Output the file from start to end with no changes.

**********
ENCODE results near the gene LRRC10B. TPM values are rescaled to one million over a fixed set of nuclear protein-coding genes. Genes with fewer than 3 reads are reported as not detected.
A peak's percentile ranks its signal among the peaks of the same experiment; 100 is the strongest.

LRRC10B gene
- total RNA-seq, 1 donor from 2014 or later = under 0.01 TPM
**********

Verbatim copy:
ENCODE results near the gene LRRC10B. TPM values are rescaled to one million over a fixed set of nuclear protein-coding genes. Genes with fewer than 3 reads are reported as not detected.
A peak's percentile ranks its signal among the peaks of the same experiment; 100 is the strongest.

LRRC10B gene
- total RNA-seq, 1 donor from 2014 or later = under 0.01 TPM